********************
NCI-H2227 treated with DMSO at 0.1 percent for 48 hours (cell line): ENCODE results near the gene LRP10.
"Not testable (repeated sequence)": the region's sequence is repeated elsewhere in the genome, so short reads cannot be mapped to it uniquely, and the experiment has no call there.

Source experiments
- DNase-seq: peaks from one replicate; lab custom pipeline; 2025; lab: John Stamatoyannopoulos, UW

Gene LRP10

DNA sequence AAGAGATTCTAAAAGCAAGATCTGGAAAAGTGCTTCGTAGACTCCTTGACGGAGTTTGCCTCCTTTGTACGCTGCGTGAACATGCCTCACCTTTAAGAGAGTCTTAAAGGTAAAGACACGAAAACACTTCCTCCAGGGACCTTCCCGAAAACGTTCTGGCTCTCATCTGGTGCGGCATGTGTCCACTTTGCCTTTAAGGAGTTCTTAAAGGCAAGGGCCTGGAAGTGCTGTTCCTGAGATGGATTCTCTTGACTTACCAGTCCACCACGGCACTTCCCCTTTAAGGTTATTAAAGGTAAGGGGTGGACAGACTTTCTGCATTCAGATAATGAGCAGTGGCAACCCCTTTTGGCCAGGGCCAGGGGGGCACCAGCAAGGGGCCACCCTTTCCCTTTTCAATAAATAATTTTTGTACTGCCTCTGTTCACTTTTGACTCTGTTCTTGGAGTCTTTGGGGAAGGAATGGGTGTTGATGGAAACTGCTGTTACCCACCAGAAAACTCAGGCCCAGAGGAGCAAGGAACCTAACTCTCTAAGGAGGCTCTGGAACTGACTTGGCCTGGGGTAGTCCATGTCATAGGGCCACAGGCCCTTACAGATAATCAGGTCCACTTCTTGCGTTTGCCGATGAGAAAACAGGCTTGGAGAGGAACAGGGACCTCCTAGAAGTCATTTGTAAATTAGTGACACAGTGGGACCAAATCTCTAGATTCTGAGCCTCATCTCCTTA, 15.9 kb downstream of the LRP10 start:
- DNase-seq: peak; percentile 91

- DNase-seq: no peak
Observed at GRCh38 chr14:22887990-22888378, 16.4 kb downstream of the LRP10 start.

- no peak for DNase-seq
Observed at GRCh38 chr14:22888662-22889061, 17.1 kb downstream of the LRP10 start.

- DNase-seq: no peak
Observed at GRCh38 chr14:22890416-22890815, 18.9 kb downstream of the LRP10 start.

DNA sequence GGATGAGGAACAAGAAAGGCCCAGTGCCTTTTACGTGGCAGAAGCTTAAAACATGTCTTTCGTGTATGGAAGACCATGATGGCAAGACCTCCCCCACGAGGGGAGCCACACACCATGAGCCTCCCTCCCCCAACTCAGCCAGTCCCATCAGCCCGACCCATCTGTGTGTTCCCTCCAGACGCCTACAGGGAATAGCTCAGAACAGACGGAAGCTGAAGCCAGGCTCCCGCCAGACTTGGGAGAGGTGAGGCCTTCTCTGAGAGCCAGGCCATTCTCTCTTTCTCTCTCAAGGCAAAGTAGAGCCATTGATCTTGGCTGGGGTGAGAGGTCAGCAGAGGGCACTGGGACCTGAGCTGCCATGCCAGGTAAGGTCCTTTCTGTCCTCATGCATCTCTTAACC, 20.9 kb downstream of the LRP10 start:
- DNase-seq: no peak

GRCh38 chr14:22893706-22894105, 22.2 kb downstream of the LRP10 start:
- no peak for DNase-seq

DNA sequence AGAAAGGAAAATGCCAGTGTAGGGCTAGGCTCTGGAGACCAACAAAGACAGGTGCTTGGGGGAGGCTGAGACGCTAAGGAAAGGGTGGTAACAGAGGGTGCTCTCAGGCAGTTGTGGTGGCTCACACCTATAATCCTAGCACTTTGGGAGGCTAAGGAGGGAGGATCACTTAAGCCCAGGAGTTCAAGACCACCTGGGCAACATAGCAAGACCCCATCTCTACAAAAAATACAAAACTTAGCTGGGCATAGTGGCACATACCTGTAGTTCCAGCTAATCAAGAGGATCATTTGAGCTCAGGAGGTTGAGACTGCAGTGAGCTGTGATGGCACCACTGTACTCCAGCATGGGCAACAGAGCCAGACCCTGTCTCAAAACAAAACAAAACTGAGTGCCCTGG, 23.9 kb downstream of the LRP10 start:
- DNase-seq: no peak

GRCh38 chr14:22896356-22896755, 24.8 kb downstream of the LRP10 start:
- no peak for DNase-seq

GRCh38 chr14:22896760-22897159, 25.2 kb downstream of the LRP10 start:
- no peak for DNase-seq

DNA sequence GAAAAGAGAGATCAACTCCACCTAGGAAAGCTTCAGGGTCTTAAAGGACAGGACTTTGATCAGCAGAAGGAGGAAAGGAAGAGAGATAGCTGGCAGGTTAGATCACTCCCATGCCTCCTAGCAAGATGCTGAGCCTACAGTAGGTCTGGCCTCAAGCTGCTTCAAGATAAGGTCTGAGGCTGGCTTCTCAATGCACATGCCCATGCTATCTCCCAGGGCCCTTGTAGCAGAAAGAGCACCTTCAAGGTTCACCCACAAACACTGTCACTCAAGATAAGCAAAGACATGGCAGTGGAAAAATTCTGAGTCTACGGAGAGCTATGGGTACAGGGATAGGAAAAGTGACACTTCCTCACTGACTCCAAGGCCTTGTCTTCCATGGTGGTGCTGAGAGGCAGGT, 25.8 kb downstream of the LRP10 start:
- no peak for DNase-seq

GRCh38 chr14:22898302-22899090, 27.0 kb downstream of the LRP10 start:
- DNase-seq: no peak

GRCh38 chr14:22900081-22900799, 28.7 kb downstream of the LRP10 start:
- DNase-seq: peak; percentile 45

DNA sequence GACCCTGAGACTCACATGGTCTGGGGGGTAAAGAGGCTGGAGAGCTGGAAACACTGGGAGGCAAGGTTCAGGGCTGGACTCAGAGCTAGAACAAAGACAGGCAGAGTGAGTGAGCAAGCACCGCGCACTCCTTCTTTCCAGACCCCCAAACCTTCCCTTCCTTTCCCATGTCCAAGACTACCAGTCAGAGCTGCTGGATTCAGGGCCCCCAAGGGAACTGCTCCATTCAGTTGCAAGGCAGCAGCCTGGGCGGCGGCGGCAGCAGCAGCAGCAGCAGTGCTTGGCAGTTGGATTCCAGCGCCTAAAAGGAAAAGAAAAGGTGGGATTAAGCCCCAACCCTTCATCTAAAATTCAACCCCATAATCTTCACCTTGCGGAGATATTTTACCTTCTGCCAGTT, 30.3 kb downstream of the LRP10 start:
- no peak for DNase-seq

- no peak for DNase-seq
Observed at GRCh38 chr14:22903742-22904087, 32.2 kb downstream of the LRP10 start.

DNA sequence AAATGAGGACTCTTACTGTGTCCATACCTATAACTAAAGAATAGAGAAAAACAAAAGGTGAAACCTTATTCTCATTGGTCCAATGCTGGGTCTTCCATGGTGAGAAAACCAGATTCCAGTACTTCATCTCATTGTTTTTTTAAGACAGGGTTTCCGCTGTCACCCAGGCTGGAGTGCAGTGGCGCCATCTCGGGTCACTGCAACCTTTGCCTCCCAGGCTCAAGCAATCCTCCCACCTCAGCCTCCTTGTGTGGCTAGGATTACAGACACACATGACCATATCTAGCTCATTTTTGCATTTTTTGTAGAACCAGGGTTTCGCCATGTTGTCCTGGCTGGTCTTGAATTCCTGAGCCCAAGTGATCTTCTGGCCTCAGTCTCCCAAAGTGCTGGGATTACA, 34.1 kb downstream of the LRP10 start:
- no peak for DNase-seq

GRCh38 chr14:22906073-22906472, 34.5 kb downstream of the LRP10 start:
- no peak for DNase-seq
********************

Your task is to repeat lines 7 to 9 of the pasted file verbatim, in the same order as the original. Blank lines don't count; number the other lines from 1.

- DNase-seq: peak; percentile 91

- DNase-seq: no peak
Observed at GRCh38 chr14:22887990-22888378, 16.4 kb downstream of the LRP10 start.